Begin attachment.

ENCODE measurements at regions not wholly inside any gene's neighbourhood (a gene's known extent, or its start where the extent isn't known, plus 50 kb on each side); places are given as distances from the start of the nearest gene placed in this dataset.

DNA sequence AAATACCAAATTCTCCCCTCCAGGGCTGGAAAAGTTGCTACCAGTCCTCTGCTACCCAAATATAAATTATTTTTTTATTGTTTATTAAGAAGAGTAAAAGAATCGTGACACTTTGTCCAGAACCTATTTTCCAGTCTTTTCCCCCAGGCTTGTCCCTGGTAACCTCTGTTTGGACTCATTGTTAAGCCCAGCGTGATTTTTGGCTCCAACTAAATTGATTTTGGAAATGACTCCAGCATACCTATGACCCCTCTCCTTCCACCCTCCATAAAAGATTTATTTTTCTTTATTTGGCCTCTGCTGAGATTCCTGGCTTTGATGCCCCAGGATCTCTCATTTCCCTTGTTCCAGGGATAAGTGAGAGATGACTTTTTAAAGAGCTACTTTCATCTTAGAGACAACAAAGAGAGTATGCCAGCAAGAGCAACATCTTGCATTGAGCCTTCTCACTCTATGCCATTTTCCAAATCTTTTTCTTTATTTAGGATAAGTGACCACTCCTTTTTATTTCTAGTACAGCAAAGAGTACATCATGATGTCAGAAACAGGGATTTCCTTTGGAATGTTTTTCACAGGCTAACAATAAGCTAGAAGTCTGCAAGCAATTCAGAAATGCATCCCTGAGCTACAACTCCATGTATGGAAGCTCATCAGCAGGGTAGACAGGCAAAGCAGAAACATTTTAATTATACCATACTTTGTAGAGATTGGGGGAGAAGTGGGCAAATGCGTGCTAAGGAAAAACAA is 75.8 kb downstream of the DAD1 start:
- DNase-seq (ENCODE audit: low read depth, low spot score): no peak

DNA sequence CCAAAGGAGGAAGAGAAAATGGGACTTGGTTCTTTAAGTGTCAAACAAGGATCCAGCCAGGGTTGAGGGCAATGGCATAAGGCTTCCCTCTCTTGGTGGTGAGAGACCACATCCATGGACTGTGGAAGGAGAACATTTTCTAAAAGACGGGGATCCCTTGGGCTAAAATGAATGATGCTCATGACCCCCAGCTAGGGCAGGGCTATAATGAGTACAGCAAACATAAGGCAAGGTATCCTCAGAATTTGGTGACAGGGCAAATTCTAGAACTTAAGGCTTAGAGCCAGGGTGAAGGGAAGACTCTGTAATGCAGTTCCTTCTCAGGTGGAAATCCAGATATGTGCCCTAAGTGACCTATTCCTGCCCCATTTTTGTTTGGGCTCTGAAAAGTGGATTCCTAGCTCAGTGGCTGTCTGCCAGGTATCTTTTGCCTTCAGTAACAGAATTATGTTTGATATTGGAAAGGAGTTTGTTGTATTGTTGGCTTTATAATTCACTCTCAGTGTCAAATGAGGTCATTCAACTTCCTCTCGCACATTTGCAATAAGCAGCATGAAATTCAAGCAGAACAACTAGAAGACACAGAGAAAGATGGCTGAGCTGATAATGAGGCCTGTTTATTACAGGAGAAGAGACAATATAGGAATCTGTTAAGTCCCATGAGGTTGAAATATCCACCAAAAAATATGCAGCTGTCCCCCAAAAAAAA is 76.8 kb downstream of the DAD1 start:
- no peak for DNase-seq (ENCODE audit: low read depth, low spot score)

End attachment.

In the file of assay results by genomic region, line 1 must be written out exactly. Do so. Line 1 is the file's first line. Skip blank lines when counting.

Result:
ENCODE measurements at regions not wholly inside any gene's neighbourhood (a gene's known extent, or its start where the extent isn't known, plus 50 kb on each side); places are given as distances from the start of the nearest gene placed in this dataset.